For millennia, Jews have kept these laws for the most basic reason of all: Because the Torah tells us to do so. But we also need to start explaining the underlying philosophy behind kashrus, to show that there is both internal consistency and a higher purpose in being careful about the foods that we eat. What does kashrus have to do with holiness?
The Torah tells us which animals can be eaten, and which cannot – among mammals, we can eat animals that have split hooves and chew the cud; and, among others, we can also eat grasshoppers. Grasshoppers?! Where does that come from?
Like the rest of the Torah, the answer is not far from us; the explanation for kosher animals can be found within the words of the Torah itself!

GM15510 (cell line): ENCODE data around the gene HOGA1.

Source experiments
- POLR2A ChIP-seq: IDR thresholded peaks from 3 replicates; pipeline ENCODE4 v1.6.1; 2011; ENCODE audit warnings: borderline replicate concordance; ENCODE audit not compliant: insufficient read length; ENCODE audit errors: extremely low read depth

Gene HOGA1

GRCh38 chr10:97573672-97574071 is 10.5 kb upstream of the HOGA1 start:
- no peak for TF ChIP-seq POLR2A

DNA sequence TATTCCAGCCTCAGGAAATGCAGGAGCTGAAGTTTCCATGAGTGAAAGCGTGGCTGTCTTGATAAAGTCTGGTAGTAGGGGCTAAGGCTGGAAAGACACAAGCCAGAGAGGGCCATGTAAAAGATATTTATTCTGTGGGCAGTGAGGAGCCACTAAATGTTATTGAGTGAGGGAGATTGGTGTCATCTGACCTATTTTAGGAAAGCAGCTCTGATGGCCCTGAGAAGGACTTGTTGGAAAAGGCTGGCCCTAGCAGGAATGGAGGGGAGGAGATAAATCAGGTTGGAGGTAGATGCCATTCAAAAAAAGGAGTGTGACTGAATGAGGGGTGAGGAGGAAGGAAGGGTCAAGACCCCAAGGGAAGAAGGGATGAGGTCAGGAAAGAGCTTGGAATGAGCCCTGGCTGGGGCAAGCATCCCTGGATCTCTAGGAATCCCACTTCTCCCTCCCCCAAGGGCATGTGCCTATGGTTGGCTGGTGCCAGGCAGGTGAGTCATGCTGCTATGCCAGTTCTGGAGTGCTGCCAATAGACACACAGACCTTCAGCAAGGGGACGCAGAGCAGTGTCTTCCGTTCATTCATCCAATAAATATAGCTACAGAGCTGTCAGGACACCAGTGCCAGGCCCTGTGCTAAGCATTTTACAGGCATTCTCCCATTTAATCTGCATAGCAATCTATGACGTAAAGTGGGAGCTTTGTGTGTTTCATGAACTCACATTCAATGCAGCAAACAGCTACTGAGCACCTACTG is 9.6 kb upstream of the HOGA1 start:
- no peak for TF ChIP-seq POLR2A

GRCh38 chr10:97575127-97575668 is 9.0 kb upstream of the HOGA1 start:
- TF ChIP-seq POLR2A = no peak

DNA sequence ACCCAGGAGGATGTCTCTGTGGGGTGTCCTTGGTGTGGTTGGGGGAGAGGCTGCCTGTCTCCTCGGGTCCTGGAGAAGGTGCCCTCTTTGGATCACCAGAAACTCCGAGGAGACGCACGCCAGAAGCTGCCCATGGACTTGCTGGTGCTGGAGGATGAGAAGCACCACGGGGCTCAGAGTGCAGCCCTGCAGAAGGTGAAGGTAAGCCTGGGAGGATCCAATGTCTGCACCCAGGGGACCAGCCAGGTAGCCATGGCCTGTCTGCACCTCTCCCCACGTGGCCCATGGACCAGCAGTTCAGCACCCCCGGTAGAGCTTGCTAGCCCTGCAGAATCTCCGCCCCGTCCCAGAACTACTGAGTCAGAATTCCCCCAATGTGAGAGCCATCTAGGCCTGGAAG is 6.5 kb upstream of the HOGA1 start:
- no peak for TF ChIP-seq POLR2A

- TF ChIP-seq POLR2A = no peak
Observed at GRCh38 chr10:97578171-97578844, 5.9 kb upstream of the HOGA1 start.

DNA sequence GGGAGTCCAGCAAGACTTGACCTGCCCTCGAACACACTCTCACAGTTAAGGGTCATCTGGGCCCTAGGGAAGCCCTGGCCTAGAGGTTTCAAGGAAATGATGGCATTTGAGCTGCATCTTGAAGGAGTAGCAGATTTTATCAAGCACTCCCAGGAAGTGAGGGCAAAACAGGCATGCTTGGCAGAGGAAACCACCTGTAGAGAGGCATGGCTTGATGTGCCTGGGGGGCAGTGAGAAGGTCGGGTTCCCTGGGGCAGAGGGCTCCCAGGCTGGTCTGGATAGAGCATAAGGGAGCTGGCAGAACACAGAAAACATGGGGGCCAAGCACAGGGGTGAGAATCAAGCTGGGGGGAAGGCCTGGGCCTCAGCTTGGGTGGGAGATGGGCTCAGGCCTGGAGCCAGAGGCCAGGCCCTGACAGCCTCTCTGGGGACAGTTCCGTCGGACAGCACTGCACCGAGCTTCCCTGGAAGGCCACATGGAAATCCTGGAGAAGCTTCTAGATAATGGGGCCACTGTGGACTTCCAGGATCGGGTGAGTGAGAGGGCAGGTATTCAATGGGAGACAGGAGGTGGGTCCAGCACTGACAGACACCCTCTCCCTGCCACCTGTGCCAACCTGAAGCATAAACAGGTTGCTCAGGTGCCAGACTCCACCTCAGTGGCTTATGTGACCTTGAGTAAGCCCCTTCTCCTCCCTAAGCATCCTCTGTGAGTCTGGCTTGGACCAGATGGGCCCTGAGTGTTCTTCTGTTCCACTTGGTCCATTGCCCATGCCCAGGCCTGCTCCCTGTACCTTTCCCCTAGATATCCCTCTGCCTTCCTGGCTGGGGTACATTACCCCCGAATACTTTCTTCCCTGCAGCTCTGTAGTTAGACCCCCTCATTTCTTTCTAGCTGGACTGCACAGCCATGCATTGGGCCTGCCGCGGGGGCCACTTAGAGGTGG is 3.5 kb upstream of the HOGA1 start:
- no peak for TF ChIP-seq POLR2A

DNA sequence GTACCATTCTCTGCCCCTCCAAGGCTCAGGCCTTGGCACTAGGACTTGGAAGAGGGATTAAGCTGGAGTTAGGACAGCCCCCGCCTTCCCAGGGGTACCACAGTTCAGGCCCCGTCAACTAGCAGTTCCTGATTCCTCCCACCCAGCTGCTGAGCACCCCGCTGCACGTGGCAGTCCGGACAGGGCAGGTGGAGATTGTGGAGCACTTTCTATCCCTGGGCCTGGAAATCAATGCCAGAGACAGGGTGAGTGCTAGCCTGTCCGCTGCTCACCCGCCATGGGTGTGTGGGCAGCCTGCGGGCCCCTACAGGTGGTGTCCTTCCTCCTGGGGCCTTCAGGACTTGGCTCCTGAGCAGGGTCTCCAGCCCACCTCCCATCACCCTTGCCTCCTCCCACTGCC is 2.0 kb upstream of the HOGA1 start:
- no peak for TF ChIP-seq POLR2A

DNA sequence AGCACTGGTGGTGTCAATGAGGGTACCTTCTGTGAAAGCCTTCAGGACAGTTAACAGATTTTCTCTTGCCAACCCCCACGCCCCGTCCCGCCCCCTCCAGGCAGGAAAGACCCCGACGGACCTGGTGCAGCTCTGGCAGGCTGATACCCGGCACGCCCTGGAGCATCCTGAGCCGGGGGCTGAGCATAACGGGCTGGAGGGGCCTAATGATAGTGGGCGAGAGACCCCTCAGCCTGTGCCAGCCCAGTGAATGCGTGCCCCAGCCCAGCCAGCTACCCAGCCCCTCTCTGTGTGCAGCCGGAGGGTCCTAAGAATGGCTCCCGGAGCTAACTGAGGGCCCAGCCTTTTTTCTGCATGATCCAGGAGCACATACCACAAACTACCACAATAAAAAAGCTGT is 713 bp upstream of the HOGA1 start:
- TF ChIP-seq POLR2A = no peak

Firstly, we are commanded to be a holy people. As such, we are meant to be always seeking to connect the earth to the sky – unify the waters above and below. So holiness, as the coexistence of earth and spirit, requires the elevation of the products of the earth.
Indeed, the Gemara says that for an animal to be kosher, it must be able to rise up from the ground. Kosher mammals must have split hooves – their connection to the earth is incomplete, incapable of properly bonding between the earth and the animal. It also partially explains grasshoppers, which are described in the Torah as having “legs above their feet, to leap with upon the earth.” Grasshoppers share that aspect with cows and sheep: they also can be described as partially connected to heaven, just by virtue of not being fully connected to the earth. So this explains the Torah’s commandment to notice the feet and legs of animals – for us to be holy, we can only eat animals whose bodies are not solidly in contact with the earth.